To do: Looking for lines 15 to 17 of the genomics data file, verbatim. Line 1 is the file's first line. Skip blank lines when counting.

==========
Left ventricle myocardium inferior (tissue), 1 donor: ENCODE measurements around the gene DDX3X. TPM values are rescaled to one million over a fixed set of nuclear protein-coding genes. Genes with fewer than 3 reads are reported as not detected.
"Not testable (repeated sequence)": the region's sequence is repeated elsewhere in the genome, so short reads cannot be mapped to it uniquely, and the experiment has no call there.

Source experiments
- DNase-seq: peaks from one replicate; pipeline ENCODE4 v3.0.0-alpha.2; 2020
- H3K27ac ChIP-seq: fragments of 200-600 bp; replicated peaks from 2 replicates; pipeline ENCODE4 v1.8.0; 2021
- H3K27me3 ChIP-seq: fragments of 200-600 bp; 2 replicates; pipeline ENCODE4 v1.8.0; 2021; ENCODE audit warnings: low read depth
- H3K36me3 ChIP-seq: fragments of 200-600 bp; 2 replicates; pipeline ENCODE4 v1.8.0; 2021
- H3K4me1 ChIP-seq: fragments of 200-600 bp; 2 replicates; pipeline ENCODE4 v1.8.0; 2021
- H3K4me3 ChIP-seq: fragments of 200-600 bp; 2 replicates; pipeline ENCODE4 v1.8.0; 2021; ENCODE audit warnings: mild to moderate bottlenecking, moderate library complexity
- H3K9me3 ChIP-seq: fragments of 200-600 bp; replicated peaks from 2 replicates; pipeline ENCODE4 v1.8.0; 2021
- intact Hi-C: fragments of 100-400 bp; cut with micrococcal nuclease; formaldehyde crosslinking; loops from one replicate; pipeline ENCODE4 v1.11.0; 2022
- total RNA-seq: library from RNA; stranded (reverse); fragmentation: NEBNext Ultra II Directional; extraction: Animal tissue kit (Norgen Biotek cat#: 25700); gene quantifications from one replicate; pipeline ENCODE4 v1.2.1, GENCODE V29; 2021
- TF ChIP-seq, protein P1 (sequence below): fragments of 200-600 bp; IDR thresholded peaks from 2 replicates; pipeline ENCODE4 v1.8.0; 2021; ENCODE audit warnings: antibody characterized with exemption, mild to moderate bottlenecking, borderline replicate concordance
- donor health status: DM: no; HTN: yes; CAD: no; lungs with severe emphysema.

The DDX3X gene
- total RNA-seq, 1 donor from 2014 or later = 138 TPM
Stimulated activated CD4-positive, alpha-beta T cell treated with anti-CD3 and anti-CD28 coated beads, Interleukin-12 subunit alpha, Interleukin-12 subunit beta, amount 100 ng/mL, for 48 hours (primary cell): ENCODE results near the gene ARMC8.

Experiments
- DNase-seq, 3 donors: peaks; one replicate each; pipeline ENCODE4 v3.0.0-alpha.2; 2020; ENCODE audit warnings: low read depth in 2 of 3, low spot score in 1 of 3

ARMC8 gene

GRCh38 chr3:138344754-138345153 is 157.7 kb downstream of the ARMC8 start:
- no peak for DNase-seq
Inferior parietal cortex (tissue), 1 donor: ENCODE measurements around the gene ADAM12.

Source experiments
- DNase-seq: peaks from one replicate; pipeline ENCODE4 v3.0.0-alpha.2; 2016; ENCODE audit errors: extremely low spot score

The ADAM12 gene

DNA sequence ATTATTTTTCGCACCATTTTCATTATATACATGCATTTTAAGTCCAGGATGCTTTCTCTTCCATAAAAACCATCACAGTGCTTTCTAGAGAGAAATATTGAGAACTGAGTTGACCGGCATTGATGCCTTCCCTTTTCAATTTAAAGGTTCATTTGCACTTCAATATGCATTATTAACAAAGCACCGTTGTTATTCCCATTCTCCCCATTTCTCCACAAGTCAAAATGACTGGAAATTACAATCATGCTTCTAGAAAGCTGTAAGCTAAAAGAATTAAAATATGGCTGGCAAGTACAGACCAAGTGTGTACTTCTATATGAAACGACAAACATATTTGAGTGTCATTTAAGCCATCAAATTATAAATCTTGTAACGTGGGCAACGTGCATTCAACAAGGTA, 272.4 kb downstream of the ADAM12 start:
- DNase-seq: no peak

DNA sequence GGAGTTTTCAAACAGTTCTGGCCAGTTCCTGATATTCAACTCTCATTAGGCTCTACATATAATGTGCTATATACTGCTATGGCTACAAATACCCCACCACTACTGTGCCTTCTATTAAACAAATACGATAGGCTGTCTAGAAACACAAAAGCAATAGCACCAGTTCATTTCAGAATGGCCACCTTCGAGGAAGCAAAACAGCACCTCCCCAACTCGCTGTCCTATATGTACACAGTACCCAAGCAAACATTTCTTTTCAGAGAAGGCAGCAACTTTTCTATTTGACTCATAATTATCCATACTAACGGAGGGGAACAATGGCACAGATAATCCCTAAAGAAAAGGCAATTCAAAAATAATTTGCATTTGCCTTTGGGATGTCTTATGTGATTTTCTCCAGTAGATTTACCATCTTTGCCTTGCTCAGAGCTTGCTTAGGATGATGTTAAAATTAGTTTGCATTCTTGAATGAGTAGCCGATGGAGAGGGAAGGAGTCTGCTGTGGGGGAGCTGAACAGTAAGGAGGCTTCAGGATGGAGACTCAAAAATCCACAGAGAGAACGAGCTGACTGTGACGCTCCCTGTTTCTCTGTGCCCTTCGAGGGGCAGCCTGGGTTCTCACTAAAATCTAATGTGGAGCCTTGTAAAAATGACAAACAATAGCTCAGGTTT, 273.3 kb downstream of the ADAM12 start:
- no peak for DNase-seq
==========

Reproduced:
The DDX3X gene
- total RNA-seq, 1 donor from 2014 or later = 138 TPM
Stimulated activated CD4-positive, alpha-beta T cell treated with anti-CD3 and anti-CD28 coated beads, Interleukin-12 subunit alpha, Interleukin-12 subunit beta, amount 100 ng/mL, for 48 hours (primary cell): ENCODE results near the gene ARMC8.